Are you a system administrator looking to gain a better, more complete understanding of the core concepts and inner workings of the Linux operating system? If so, do yourself, your system and your users a favor and check out Brian Ward’s How Linux Works, Second Edition.
|Title||How Linux Works, Second Edition|
|Reviewer Score||4.5 of 5 Penguins|
|Publisher||No Starch Press|
|Sample Chapter||Chapter 4: Disks and Filesystems|
Unlike other operating systems such as Microsoft Windows and MacOS, Linux offers superusers complete control of their systems - provided they possess adequate knowledge and skills. In order to truly master Linux, users must understand its internals - the role of the kernel, how the system boots, networking fundamentals, among other essentials.
How Linux Works is a fairly basic, yet highly comprehensive hands-on reference that is perfect for any inquisitive Linux user hoping to learn more about the concepts behind the inner workings of the operating system. Although it was published five years ago, the information in this book is still entirely relevant and up-to-date. How Linux Works provides a solid overview of the “nuts and bolts” of how Linux operates, without complicating things with an unnecessary level of detail. This one-of-a-kind handbook is a valuable compilation of years worth of knowledge gained through experience - saving readers the lost time and headaches associated with learning “the hard way” from problems and mistakes.
How Linux Works contains information and advice on fundamental concepts including:
- The Linux kernel - key system tasks inside user space, how the kernel manages processes, devices and device drivers, etc.
- How servers, networking, interfaces and firewalls work
- How Linux boots
- Development tools - how they work and how they relate to shared libraries
- Tips for writing shell scripts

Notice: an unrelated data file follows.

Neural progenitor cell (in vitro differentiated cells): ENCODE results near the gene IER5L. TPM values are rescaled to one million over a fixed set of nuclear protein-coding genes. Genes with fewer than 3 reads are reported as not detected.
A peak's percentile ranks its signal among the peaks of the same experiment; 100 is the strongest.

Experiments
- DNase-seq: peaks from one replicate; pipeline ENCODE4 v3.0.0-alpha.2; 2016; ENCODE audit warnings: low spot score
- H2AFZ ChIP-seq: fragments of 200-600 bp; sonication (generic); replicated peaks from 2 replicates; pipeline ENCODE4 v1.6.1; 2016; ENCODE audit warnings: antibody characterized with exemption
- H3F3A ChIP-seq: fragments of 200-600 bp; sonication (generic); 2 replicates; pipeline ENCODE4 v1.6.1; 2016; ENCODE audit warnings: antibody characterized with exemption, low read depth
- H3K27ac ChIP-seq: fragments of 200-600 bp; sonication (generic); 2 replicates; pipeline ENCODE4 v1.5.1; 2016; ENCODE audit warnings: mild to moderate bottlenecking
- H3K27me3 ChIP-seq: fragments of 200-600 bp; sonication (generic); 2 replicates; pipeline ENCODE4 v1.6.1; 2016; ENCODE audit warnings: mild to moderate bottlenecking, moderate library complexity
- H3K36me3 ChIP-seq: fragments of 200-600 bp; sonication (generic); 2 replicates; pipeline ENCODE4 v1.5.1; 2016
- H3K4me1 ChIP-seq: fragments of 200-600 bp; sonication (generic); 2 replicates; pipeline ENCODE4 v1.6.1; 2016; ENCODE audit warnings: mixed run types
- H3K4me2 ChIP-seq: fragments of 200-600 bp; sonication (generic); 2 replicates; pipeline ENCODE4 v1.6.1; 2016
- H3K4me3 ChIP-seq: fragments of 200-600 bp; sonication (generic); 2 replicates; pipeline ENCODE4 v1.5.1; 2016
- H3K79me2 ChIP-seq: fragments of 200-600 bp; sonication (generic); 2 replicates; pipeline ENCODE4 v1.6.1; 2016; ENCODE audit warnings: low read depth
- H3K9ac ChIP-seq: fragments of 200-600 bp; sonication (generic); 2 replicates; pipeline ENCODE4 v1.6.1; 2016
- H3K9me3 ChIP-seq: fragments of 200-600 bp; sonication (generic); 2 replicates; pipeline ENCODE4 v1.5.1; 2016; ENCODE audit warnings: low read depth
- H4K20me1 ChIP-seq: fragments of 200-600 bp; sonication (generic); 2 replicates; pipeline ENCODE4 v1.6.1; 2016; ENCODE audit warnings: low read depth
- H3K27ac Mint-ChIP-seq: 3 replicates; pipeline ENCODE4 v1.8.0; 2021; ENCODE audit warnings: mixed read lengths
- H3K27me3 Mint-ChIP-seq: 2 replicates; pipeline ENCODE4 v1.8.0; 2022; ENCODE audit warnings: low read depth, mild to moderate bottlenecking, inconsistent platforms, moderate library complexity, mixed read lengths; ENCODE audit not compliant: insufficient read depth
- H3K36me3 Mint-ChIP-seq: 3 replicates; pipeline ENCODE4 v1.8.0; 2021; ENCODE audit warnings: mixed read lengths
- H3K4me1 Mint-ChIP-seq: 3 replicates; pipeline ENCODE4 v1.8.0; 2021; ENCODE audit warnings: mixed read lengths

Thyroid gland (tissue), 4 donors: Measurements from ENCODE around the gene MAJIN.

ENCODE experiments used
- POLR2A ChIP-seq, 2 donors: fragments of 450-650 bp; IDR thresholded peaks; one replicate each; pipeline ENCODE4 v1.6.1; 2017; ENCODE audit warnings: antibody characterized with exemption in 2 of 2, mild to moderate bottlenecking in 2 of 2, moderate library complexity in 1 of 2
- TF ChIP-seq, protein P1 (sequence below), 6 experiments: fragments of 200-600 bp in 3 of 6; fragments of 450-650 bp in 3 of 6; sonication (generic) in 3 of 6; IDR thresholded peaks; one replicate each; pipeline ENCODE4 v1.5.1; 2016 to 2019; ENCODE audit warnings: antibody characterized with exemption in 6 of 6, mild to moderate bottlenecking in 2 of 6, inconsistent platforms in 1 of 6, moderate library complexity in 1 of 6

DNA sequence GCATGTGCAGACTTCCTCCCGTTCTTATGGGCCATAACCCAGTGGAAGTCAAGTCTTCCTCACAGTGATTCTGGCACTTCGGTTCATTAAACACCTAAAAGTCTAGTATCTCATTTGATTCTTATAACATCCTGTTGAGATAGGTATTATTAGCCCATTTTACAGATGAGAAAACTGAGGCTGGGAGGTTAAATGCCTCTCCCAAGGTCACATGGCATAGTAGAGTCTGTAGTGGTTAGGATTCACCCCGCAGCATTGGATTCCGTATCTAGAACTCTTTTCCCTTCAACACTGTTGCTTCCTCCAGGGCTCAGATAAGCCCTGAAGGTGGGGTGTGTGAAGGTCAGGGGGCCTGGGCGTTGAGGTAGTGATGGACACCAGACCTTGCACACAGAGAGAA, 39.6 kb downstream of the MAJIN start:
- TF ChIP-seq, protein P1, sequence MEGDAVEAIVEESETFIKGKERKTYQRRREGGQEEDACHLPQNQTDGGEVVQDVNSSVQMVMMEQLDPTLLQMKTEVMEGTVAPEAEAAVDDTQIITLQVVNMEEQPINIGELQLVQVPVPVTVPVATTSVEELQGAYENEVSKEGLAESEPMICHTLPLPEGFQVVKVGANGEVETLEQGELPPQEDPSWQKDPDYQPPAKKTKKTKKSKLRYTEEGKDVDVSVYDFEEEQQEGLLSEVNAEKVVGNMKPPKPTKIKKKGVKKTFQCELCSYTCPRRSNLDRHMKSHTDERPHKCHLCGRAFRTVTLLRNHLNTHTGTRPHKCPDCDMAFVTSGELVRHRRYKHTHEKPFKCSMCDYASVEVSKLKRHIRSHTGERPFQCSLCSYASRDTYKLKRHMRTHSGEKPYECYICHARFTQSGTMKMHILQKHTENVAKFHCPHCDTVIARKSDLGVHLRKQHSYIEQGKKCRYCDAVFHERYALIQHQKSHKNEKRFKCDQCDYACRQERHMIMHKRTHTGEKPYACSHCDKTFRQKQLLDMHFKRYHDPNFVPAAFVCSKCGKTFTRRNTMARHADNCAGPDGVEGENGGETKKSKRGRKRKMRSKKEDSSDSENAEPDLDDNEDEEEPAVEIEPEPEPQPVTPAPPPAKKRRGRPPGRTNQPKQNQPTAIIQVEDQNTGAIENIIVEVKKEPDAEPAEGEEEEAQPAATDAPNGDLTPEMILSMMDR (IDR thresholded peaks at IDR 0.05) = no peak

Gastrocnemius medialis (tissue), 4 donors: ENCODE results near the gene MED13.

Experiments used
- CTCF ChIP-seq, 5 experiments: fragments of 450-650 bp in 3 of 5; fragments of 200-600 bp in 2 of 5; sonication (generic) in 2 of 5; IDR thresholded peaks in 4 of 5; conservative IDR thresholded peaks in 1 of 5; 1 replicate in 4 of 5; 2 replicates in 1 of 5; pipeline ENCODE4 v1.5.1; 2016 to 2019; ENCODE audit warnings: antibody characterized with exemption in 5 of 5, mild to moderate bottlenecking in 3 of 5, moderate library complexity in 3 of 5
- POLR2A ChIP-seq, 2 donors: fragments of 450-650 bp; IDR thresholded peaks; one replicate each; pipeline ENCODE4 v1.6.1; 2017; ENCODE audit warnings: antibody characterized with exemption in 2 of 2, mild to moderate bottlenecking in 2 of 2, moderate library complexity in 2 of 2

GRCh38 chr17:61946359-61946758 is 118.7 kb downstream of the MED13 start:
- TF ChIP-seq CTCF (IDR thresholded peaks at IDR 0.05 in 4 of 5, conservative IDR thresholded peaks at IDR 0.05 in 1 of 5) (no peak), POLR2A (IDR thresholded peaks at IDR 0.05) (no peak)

As a writer, I have learned firsthand that it is often far more difficult to clearly and succinctly summarize a broad topic than it is to cover the topic in detail. The first chapter of How Linux Works, titled “The Big Picture”, does a notable job of providing a concise overview of the core components of the Linux operating system - hardware, the kernel, user space, users - in a mere ten pages.
Ward then dives into more specifics, beginning with the basics. Chapter Two reviews basic commands that every Linux user should be familiar with, and then moves on to providing tips and advice for navigating directories, command-line editing, understanding error messages and running commands as a Superuser. Ward concludes this section with some honest words of encouragement: “You may not yet know much about the internal details of user-space components or what goes on in the kernel, but with the basics of files and processes under your belt, you’re on your way.”
In the following chapters, Ward explores a wide array of topics including devices, disks and filesystems, how the Linux kernel boots and how user space starts, followed by a review of system configuration, processes and resource utilization.
Chapters Nine and Ten examine network configuration, applications and services - starting with the basics and then building upon them with a series of helpful examples, diagrams and explanations. When reading this chapter, I found Ward’s description of the various networks layers to be especially valuable. As someone looking to gain a better understanding of the concepts and principles behind networks and how they are set up, Ward’s description of the layers that comprise a network stack provided exactly the lesson that I needed. I now feel like I have a solid base of knowledge on this critical topic. Ward reinforces the significance of this chapter: “It’s important to understand the structure of a network stack because your data must travel through these layers at least twice before it reaches a program at its destination.” Figure 9-1 does an excellent job of illustrating this concept for the visual learner.
The following chapters address other core concepts for the Linux Superuser such as shell scripts, user environments, the Linux desktop and notable tools for the Linux developer. I found the concluding chapter of How Linux Works, titled “Building on the Basics”, to be extremely relevant and interesting. Ward does a fantastic job of tying everything together and putting the content provided in the previous sixteen chapters into context, exploring various real-world applications where Linux excels including web servers, databases, virtualization, embedded systems and distributed and on-demand computing.
The Bottom Line
A unique compilation of thorough explanations, real-world examples, background and theory, Ward’s How Linux Works is an all-in-one guide that will equip you with everything you need to know to take control of your system, protect your users and recognize long-term administrative success.
Have you read Brian Ward’s How Linux Works? If so, we’d love to hear your thoughts in the Comments section below - let’s have a discussion!